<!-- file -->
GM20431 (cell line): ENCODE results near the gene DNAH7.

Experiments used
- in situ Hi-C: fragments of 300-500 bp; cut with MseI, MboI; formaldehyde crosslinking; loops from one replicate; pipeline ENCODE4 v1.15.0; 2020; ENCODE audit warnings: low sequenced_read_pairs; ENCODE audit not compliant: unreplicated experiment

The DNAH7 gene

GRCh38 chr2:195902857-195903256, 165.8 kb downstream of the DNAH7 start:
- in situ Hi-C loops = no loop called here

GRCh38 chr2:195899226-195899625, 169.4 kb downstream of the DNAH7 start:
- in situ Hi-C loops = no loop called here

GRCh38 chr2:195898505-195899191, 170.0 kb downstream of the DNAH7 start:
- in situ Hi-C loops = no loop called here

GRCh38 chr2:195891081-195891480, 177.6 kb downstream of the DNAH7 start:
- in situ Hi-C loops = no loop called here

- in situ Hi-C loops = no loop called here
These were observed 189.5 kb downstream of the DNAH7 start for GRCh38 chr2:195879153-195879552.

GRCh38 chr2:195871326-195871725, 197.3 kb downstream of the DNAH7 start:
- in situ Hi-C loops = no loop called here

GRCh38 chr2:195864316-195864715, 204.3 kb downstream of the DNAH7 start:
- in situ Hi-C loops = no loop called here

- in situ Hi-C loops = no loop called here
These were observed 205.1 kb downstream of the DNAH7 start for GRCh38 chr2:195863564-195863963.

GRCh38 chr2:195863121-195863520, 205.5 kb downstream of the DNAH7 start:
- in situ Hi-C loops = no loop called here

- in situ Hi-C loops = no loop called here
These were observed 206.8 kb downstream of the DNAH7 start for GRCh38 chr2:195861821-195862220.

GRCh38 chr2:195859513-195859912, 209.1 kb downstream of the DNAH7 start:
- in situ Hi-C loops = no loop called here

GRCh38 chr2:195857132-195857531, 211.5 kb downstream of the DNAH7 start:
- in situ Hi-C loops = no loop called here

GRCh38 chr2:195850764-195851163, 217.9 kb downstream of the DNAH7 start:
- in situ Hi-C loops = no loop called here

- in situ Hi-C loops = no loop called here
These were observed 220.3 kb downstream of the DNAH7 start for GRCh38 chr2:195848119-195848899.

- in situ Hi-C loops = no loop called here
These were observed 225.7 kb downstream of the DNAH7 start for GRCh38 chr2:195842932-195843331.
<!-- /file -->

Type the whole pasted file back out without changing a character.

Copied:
GM20431 (cell line): ENCODE results near the gene DNAH7.

Experiments used
- in situ Hi-C: fragments of 300-500 bp; cut with MseI, MboI; formaldehyde crosslinking; loops from one replicate; pipeline ENCODE4 v1.15.0; 2020; ENCODE audit warnings: low sequenced_read_pairs; ENCODE audit not compliant: unreplicated experiment

The DNAH7 gene

GRCh38 chr2:195902857-195903256, 165.8 kb downstream of the DNAH7 start:
- in situ Hi-C loops = no loop called here

GRCh38 chr2:195899226-195899625, 169.4 kb downstream of the DNAH7 start:
- in situ Hi-C loops = no loop called here

GRCh38 chr2:195898505-195899191, 170.0 kb downstream of the DNAH7 start:
- in situ Hi-C loops = no loop called here

GRCh38 chr2:195891081-195891480, 177.6 kb downstream of the DNAH7 start:
- in situ Hi-C loops = no loop called here

- in situ Hi-C loops = no loop called here
These were observed 189.5 kb downstream of the DNAH7 start for GRCh38 chr2:195879153-195879552.

GRCh38 chr2:195871326-195871725, 197.3 kb downstream of the DNAH7 start:
- in situ Hi-C loops = no loop called here

GRCh38 chr2:195864316-195864715, 204.3 kb downstream of the DNAH7 start:
- in situ Hi-C loops = no loop called here

- in situ Hi-C loops = no loop called here
These were observed 205.1 kb downstream of the DNAH7 start for GRCh38 chr2:195863564-195863963.

GRCh38 chr2:195863121-195863520, 205.5 kb downstream of the DNAH7 start:
- in situ Hi-C loops = no loop called here

- in situ Hi-C loops = no loop called here
These were observed 206.8 kb downstream of the DNAH7 start for GRCh38 chr2:195861821-195862220.

GRCh38 chr2:195859513-195859912, 209.1 kb downstream of the DNAH7 start:
- in situ Hi-C loops = no loop called here

GRCh38 chr2:195857132-195857531, 211.5 kb downstream of the DNAH7 start:
- in situ Hi-C loops = no loop called here

GRCh38 chr2:195850764-195851163, 217.9 kb downstream of the DNAH7 start:
- in situ Hi-C loops = no loop called here

- in situ Hi-C loops = no loop called here
These were observed 220.3 kb downstream of the DNAH7 start for GRCh38 chr2:195848119-195848899.

- in situ Hi-C loops = no loop called here
These were observed 225.7 kb downstream of the DNAH7 start for GRCh38 chr2:195842932-195843331.